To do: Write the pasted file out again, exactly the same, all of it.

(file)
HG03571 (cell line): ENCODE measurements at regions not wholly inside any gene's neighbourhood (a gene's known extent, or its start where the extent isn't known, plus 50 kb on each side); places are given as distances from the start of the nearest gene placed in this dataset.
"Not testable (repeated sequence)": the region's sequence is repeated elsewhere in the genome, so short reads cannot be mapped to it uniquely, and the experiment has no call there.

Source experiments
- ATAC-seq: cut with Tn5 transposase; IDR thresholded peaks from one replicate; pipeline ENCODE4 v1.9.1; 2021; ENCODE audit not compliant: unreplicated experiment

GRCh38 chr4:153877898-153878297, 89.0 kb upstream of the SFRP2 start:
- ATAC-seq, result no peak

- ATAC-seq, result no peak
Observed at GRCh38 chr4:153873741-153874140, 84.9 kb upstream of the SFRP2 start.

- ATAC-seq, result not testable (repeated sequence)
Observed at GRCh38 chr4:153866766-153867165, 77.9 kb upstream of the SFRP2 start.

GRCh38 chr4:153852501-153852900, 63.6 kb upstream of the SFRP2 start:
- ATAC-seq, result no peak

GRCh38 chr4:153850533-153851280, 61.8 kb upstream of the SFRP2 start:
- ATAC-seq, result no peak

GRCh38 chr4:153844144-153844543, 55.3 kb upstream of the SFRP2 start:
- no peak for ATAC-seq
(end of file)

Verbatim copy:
HG03571 (cell line): ENCODE measurements at regions not wholly inside any gene's neighbourhood (a gene's known extent, or its start where the extent isn't known, plus 50 kb on each side); places are given as distances from the start of the nearest gene placed in this dataset.
"Not testable (repeated sequence)": the region's sequence is repeated elsewhere in the genome, so short reads cannot be mapped to it uniquely, and the experiment has no call there.

Source experiments
- ATAC-seq: cut with Tn5 transposase; IDR thresholded peaks from one replicate; pipeline ENCODE4 v1.9.1; 2021; ENCODE audit not compliant: unreplicated experiment

GRCh38 chr4:153877898-153878297, 89.0 kb upstream of the SFRP2 start:
- ATAC-seq, result no peak

- ATAC-seq, result no peak
Observed at GRCh38 chr4:153873741-153874140, 84.9 kb upstream of the SFRP2 start.

- ATAC-seq, result not testable (repeated sequence)
Observed at GRCh38 chr4:153866766-153867165, 77.9 kb upstream of the SFRP2 start.

GRCh38 chr4:153852501-153852900, 63.6 kb upstream of the SFRP2 start:
- ATAC-seq, result no peak

GRCh38 chr4:153850533-153851280, 61.8 kb upstream of the SFRP2 start:
- ATAC-seq, result no peak

GRCh38 chr4:153844144-153844543, 55.3 kb upstream of the SFRP2 start:
- no peak for ATAC-seq